These are excellent performances of exceptionally interesting repertoire. Prokofiev himself arranged 19 numbers from his Cinderella ballet for solo piano, so he surely would not have objected in principle to their reworking for two pianos; nor in practice, I suspect, because Pletnev’s arrangements are fabulously idiomatic and the playing here has all the requisite sparkle and drive. Shostakovich’s Op 6 Suite is far too seldom heard. True, it is an apprentice piece and open to criticism – both the first two movements peter out rather unconvincingly and the blend of grandiosity à la Rachmaninov and academic dissection of material à la Taneyev is not always a happy or very original one. But as a learning experience the Suite was a vital springboard for the First Symphony a couple of years later and there is real depth of feeling in the slow movement, as well as intimations elsewhere of the obsessive drive of the mature Shostakovich. What a phenomenally talented 16-year-old he was!
This awaited release is the first disc in a series of Olli Mustonen and the Finnish Radio Symphony Orchestra conducted by Hannu Lintu performing the Piano Concertos by Sergei Prokofiev. Without a doubt some of the most substantial twentieth century masterworks, Prokofievs piano concertos prove the composers brilliant piano skills. The composer premiered his First Piano Concerto in 1914. The Third Piano Concerto is the most popular of Prokofievs concertos. The piece took several years to complete, and premiered in Chicago in 1921. Prokofievs Fourth Piano Concerto (for the left hand) is the most rarely heard of the three concertos featured on this recording.
Études are primarily intended as exercises to train musicians in specific techniques, but since the Romantic era they have become associated with other miniature forms, such as the prelude and the intermezzo, and frequently regarded as evocative character pieces or tonal pictures. Garrick Ohlsson's album of piano études by Claude Debussy, Sergey Prokofiev, and Béla Bartók offers a brief survey of the genre in modern practice, and demonstrates the blending of pedagogy and poetry in these works. Ohlsson has become internationally known as an exquisite interpreter of the music of Frédéric Chopin, and much of the subtlety and atmosphere found in his previous recordings is present here. Ohlsson's finesse and humor are perhaps most evident in Debussy's Études, L. 143, which have a lighter character than Prokofiev's Études, Op. 2, which tend toward the sardonic side, and Bartók's Études, Op. 18, which are intensely virtuosic and mysterious. Hyperion's recording captures the nuances of Ohlsson's playing, and the piano is close enough to hear every detail, while the acoustics lend it a pleasant natural aura.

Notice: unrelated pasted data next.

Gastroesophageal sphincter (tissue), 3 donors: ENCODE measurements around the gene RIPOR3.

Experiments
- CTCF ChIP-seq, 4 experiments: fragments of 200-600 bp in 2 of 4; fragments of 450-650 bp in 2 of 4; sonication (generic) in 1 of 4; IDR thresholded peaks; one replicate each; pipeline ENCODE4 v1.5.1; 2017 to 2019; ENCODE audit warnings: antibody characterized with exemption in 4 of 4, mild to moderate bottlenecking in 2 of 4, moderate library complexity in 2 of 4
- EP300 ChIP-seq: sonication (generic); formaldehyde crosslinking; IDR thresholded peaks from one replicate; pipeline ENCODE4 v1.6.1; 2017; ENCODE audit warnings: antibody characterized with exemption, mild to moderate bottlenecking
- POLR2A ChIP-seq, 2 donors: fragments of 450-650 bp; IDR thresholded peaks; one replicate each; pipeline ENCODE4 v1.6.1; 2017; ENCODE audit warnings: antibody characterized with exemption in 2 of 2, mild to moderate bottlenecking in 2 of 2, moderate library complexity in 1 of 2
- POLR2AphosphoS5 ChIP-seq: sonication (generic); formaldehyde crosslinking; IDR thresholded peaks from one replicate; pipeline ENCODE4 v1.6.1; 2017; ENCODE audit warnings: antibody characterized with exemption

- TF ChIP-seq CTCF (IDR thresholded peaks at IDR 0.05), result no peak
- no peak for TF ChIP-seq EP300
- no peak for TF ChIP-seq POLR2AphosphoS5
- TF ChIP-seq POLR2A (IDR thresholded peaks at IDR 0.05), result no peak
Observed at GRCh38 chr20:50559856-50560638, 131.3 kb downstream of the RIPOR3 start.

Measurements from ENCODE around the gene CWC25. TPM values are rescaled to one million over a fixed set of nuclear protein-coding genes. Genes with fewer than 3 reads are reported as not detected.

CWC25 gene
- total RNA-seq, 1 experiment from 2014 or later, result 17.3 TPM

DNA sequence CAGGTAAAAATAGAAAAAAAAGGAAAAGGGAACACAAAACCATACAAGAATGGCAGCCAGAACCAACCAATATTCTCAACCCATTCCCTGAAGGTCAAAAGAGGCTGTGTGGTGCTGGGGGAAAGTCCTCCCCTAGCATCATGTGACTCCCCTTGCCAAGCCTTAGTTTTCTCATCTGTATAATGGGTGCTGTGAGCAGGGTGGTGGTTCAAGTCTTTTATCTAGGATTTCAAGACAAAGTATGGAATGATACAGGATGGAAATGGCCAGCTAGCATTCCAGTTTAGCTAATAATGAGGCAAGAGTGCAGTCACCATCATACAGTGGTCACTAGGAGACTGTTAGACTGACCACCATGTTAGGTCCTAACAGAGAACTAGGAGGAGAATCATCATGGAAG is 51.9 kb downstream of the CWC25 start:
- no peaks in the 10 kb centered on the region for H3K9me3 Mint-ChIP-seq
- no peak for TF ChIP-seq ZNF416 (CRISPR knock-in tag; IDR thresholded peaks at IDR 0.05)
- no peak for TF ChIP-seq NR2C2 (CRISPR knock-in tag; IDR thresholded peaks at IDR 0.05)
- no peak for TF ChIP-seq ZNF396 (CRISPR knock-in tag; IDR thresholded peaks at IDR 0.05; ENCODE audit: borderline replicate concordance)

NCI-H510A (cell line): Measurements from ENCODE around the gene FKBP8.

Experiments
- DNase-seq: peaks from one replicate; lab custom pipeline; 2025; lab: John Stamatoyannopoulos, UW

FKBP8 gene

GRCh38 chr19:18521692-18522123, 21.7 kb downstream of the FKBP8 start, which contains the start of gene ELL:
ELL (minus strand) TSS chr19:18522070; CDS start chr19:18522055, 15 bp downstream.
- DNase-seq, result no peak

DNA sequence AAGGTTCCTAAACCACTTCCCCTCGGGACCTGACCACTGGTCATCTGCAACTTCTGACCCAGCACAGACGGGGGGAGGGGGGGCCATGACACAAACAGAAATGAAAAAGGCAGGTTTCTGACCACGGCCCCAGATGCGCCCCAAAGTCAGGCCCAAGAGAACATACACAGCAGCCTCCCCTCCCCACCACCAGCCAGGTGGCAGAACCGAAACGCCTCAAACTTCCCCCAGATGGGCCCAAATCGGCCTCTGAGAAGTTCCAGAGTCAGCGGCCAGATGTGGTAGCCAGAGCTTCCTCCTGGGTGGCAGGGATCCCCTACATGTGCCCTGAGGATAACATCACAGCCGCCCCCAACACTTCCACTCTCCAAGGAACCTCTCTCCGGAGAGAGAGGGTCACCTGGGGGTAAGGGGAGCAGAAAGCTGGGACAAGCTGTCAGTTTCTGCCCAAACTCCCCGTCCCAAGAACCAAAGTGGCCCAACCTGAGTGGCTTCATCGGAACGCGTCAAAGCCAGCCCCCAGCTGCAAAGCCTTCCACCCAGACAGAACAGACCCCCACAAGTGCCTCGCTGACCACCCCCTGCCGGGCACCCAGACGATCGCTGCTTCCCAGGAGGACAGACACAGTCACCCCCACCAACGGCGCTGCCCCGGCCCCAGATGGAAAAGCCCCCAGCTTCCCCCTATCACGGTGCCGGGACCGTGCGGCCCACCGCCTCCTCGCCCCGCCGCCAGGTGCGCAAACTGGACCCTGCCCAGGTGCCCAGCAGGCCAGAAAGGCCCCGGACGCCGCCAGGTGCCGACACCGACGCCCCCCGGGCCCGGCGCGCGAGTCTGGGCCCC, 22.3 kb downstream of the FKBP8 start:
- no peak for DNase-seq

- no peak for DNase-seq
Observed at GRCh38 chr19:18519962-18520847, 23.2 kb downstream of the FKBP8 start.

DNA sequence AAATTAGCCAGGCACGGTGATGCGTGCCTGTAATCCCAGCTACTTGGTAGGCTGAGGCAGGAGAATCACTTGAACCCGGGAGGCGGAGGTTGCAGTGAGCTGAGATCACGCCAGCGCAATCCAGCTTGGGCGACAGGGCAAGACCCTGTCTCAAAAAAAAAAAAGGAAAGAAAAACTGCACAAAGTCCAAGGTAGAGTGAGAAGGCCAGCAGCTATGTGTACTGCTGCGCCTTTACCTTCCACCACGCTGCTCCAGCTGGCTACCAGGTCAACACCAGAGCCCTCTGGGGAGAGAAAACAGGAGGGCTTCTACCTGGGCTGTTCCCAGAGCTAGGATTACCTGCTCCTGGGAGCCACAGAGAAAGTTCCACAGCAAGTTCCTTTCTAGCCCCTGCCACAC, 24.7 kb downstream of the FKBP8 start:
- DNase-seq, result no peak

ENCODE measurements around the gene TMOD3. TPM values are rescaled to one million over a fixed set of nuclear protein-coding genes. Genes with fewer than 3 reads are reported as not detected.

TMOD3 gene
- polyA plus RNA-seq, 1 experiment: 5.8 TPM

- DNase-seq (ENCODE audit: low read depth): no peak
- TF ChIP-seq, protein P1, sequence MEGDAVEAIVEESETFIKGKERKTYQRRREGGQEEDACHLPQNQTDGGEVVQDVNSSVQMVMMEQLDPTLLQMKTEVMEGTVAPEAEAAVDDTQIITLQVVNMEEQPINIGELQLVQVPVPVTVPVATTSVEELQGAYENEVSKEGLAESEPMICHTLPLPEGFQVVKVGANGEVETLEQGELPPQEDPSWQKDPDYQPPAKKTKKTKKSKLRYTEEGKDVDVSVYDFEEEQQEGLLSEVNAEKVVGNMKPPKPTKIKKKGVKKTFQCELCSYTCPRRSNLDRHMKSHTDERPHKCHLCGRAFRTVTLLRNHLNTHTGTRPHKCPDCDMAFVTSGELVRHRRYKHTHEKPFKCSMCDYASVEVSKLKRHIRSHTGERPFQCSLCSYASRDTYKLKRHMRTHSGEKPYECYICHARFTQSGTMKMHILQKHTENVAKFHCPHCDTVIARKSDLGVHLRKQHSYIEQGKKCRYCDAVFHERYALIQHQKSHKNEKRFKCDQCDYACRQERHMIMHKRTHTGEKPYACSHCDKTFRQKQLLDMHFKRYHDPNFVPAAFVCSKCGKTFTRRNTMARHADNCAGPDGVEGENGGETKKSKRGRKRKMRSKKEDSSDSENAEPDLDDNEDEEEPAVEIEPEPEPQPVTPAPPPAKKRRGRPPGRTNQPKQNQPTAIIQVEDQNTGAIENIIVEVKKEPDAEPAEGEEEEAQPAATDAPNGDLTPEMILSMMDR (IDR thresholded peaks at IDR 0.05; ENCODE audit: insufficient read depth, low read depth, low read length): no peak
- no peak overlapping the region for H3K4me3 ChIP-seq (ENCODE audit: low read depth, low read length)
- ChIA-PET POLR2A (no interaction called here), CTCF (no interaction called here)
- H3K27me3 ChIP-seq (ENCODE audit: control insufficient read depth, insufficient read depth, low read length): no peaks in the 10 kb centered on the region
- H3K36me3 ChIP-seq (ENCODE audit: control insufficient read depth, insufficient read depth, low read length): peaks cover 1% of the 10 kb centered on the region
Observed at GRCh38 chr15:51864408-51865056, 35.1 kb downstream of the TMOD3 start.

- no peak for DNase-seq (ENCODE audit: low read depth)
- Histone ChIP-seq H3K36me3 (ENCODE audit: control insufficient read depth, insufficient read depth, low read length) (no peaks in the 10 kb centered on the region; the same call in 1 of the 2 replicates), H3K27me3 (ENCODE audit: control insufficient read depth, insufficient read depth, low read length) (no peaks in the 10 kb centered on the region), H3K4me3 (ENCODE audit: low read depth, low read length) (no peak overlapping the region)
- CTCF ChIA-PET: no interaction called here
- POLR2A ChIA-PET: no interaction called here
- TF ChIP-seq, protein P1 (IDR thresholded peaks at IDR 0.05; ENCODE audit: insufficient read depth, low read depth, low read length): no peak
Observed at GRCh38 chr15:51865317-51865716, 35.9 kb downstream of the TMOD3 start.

Dutch violinist Janine Jansen has made some unorthodox recordings (check out her Vivaldi Four Seasons sometime), but here, in a work in which proportion and technique are exquisitely balanced, she plays it straight with impressive results. Prokofiev's Violin Concerto No. 2, composed in 1935 just before his return to the Soviet Union from France, has always been a popular repertory item, but Jansen's reading, ably accompanied by the London Philharmonic Orchestra under Vladimir Jurowski, has a pearly quality throughout, a kind of bright ease, that comes only at the highest levels of technique.
ALthough not very famous, Jeno Jando is a marvelous pianist. He combines lyrical beaty with power and emotion. Both of these attributes are evident in this disc, which contains the piano concertos of Grieg and Schumann, both in the key of a-minor. In Grieg's concerto, Jando creates a perfect balance between Lisztian virtuosity and Grieg's own Norweigan nationalism. The Schumann concerto is my favorite piece on the album, and Schumann's raw emotion comes out perfectly in Jando's interpretation. A word should also be said for the wonderful orchestration of these pieces. This is a wonderful CD both to introduce these romantic piano concertos and to offer a wonderful interpretation of them.
Claudio Abbado was undeniably the supreme Mahler conductor of our time. With his Lucerne Festival Orchestra he has set new standards in the field of classical music, especially in the interpretation of works by Gustav Mahler. The core of the orchestra is provided by the Mahler Chamber Orchestra, itself an élite body of players. Soloists like violinist Kolja Blacher, clarinettist Sabine Meyer, oboist Albrecht Mayer, violist Wolfram Christ, cellist Natalia Gutman, the Hagen Quartet and members of the Alban Berg Quartet to name just a few, make the Lucerne Festival Orchestra a star-studded ensemble.